And one way that you can know if you are doing that or not is by taking a look at the drama going on in your life. If your life is filled with drama, I promise you, you are looking at your world with fear.

Graduation means you have completed the lesson, not the life. Graduation means it’s time for something new, but nature tells you that the something new isn’t a whole new ant, it’s the fulfillment of the potential of the ant, of the student, of you.

How do you know what to do? How do you know when you’re ready to go from one stage of life to another? How do you know when you are ready to graduate and prepare for that next step? How do you know when you have your eye on Source in that relationship? How do you know? I will tell you first, it’s not because everything in your life is flowing beautifully and easily. Om, darn! Don’t you just hate that part? You know for two reasons. Fulfillment—I did not say happiness—fulfillment [long pause]—I’m trying to decide that, if that one needs explanation, what direction I want to go. I’m not going to explain it. I’m going to leave it with you and move on to the next one, but remember, fulfillment, not happiness. There’s a big difference.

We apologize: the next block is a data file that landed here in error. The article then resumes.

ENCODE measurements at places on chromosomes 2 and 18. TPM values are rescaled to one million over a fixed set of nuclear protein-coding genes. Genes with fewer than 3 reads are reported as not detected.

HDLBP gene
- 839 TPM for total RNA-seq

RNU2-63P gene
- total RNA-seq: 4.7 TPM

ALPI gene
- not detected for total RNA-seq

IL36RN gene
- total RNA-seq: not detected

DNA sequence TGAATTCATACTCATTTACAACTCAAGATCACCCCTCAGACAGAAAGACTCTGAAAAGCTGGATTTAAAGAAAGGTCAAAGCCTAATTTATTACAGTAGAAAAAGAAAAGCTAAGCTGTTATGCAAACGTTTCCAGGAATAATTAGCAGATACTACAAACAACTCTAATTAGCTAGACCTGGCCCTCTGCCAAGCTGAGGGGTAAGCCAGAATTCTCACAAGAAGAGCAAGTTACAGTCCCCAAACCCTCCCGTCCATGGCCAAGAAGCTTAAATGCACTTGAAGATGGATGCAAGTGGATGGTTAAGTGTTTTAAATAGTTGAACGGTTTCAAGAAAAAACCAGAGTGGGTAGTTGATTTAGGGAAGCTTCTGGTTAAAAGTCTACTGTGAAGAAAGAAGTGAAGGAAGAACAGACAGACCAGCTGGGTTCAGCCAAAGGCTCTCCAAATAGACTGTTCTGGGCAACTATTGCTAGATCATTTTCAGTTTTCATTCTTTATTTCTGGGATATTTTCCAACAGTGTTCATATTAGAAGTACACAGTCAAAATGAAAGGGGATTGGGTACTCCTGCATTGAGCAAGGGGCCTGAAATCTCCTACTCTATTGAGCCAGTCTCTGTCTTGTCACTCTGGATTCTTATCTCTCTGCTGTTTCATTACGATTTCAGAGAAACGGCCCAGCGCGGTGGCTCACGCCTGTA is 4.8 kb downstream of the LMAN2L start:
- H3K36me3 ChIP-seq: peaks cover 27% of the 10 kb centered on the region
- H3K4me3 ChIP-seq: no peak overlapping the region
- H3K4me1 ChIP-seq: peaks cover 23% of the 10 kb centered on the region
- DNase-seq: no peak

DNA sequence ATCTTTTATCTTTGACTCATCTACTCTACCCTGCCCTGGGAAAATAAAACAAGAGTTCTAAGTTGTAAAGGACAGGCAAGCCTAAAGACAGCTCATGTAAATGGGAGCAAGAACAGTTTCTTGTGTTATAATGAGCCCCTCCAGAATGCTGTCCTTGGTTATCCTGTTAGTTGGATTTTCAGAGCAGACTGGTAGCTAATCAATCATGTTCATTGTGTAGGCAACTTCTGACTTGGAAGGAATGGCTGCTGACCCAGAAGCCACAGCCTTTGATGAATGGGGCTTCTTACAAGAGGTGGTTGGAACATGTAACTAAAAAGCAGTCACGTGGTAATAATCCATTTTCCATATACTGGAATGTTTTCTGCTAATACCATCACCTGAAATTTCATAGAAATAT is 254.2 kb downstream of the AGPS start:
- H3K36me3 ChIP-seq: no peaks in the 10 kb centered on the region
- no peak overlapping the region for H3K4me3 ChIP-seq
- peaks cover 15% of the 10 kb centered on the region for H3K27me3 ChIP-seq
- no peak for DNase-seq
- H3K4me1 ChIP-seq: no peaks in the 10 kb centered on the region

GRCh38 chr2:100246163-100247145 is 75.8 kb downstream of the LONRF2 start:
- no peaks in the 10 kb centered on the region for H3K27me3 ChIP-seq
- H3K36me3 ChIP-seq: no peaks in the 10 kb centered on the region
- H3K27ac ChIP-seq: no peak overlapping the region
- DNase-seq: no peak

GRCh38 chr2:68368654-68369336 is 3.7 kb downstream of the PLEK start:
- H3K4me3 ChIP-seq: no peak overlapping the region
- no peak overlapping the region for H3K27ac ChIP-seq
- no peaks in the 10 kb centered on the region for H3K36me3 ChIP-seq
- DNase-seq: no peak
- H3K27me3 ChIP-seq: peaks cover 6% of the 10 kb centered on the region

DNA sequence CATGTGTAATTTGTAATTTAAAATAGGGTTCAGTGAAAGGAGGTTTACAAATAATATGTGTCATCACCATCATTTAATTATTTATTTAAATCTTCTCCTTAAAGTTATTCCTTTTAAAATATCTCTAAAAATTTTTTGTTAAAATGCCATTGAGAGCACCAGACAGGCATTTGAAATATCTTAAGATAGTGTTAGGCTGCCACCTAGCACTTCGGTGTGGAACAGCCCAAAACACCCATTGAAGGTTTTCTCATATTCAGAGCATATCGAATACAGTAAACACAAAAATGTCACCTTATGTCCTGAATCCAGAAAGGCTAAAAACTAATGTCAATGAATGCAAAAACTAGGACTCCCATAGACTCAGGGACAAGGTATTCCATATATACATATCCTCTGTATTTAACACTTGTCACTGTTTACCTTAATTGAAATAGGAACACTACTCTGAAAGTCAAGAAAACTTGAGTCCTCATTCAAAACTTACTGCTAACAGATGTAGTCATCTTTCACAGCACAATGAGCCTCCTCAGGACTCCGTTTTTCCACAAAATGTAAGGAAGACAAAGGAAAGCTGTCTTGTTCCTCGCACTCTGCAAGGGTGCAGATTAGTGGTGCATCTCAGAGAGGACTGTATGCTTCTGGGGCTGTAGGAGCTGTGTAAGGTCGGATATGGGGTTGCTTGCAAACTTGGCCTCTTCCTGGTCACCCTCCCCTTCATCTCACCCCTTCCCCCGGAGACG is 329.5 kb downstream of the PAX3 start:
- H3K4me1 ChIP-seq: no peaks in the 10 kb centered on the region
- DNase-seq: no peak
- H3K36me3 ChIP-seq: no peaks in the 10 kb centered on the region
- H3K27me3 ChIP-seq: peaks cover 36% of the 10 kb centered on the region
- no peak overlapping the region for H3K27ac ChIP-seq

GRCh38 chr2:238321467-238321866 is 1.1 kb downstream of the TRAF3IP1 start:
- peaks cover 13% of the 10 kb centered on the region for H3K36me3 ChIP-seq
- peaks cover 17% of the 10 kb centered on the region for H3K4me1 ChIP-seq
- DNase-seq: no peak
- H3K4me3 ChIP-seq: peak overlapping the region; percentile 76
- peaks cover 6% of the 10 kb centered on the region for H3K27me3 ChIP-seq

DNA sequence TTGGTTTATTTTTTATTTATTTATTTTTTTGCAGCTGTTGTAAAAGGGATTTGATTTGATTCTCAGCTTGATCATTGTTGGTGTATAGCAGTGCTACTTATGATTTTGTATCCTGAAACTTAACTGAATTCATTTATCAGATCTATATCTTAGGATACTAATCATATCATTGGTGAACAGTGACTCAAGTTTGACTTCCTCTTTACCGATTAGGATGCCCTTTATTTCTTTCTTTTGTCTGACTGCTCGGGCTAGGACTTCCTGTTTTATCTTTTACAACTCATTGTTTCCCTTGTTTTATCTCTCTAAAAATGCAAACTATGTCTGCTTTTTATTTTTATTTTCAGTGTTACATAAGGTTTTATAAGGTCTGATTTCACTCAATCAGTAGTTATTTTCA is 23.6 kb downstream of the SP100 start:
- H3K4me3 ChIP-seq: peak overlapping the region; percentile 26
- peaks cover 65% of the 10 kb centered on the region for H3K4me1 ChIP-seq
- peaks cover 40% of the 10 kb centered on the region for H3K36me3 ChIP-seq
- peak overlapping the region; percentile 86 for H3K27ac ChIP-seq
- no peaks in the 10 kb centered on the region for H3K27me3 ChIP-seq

And the second one is adequately and properly placed boredom. I mean that. What am I saying there?

Okay, I think it means that something has become so routine that it’s a habit, it’s easy to do. It doesn’t have any zing or challenge to it.

S: And yet I was talking about fulfillment.

It’s not fulfilling, though, at least in my mind, because there’s no zing to it, there’s no something that I’m still going toward. It just I know how it’s going to go. I could tell you chapter and verse. It’s just become predictable.

S: But sometimes in your life that chapter-and-verse predictability is comforting. Sometimes in your life that sort of behavior is a break that you need out of the work-eat-rest, work-eat-rest, work-eat-rest-sleep a little, work-eat.

So when it happens, I can say, “Oh, I can switch something.”

S: Good.